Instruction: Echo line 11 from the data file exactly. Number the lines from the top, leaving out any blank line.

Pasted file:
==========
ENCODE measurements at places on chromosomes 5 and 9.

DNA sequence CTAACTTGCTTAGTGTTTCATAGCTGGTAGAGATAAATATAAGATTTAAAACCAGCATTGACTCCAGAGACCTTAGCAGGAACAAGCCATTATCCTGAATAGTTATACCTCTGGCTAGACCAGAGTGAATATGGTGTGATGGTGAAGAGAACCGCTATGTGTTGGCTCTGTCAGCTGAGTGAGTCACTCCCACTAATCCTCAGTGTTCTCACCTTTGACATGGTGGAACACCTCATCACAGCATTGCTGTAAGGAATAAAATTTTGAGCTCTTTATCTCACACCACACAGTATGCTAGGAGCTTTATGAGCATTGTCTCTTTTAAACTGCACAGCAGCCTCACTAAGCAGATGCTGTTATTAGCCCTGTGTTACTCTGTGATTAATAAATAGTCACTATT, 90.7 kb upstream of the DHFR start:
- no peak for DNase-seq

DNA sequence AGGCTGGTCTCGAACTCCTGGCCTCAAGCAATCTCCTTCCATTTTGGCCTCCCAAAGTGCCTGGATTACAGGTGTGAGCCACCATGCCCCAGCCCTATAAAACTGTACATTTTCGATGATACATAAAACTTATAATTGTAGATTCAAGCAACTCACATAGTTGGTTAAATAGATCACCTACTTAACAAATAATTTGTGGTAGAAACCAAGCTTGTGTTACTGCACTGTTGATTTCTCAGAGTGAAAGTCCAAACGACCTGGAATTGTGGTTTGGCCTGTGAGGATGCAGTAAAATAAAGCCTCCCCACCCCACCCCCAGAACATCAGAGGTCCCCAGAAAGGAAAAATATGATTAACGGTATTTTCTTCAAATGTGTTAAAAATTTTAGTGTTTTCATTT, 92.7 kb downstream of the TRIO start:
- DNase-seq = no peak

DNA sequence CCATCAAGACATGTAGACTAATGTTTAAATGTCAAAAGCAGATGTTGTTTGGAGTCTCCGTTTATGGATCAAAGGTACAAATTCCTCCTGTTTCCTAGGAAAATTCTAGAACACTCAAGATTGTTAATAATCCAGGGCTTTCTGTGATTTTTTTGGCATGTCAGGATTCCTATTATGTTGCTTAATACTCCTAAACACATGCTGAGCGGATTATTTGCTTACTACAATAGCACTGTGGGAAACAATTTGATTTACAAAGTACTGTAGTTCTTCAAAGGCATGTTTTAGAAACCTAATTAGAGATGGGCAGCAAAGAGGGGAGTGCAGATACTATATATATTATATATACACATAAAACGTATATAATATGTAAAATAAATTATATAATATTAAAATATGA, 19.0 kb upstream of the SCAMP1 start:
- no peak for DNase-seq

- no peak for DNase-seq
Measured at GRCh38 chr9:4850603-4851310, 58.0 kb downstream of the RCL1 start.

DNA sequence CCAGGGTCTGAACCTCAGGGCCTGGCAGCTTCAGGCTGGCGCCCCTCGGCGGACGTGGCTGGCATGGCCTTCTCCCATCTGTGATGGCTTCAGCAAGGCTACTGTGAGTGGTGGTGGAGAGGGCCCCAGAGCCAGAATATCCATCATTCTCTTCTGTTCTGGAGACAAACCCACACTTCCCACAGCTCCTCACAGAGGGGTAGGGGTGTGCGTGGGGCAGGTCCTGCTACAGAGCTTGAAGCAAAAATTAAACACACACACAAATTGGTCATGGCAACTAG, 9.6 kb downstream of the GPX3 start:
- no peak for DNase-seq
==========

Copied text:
- no peak for DNase-seq